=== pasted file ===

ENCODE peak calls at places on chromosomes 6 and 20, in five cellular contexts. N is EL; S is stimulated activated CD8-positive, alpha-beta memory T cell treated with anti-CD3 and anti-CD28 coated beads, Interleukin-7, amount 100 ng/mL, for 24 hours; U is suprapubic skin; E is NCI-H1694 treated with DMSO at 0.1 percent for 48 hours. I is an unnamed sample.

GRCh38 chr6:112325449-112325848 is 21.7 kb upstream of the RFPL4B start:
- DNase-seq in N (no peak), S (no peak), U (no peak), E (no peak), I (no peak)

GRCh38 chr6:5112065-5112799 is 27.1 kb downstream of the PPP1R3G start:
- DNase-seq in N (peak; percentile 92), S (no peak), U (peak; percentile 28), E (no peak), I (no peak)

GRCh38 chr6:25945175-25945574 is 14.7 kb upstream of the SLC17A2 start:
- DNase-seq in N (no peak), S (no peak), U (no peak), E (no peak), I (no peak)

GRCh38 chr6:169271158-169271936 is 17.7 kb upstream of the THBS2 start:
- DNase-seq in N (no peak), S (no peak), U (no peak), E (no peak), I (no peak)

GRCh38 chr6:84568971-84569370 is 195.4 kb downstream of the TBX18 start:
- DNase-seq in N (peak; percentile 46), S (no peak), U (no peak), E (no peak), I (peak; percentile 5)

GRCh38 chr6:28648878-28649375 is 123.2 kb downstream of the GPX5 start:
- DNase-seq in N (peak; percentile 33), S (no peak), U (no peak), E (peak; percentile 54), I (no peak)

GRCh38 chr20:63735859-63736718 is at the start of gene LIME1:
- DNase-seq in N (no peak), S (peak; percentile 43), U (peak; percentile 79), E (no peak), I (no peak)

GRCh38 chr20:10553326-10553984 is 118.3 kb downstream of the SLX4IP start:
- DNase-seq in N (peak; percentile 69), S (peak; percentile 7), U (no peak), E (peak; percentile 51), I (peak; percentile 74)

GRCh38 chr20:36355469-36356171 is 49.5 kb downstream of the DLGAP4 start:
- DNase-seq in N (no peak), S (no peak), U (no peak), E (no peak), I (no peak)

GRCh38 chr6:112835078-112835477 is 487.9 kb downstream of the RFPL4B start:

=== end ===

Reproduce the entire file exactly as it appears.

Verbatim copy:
ENCODE peak calls at places on chromosomes 6 and 20, in five cellular contexts. N is EL; S is stimulated activated CD8-positive, alpha-beta memory T cell treated with anti-CD3 and anti-CD28 coated beads, Interleukin-7, amount 100 ng/mL, for 24 hours; U is suprapubic skin; E is NCI-H1694 treated with DMSO at 0.1 percent for 48 hours. I is an unnamed sample.

GRCh38 chr6:112325449-112325848 is 21.7 kb upstream of the RFPL4B start:
- DNase-seq in N (no peak), S (no peak), U (no peak), E (no peak), I (no peak)

GRCh38 chr6:5112065-5112799 is 27.1 kb downstream of the PPP1R3G start:
- DNase-seq in N (peak; percentile 92), S (no peak), U (peak; percentile 28), E (no peak), I (no peak)

GRCh38 chr6:25945175-25945574 is 14.7 kb upstream of the SLC17A2 start:
- DNase-seq in N (no peak), S (no peak), U (no peak), E (no peak), I (no peak)

GRCh38 chr6:169271158-169271936 is 17.7 kb upstream of the THBS2 start:
- DNase-seq in N (no peak), S (no peak), U (no peak), E (no peak), I (no peak)

GRCh38 chr6:84568971-84569370 is 195.4 kb downstream of the TBX18 start:
- DNase-seq in N (peak; percentile 46), S (no peak), U (no peak), E (no peak), I (peak; percentile 5)

GRCh38 chr6:28648878-28649375 is 123.2 kb downstream of the GPX5 start:
- DNase-seq in N (peak; percentile 33), S (no peak), U (no peak), E (peak; percentile 54), I (no peak)

GRCh38 chr20:63735859-63736718 is at the start of gene LIME1:
- DNase-seq in N (no peak), S (peak; percentile 43), U (peak; percentile 79), E (no peak), I (no peak)

GRCh38 chr20:10553326-10553984 is 118.3 kb downstream of the SLX4IP start:
- DNase-seq in N (peak; percentile 69), S (peak; percentile 7), U (no peak), E (peak; percentile 51), I (peak; percentile 74)

GRCh38 chr20:36355469-36356171 is 49.5 kb downstream of the DLGAP4 start:
- DNase-seq in N (no peak), S (no peak), U (no peak), E (no peak), I (no peak)

GRCh38 chr6:112835078-112835477 is 487.9 kb downstream of the RFPL4B start: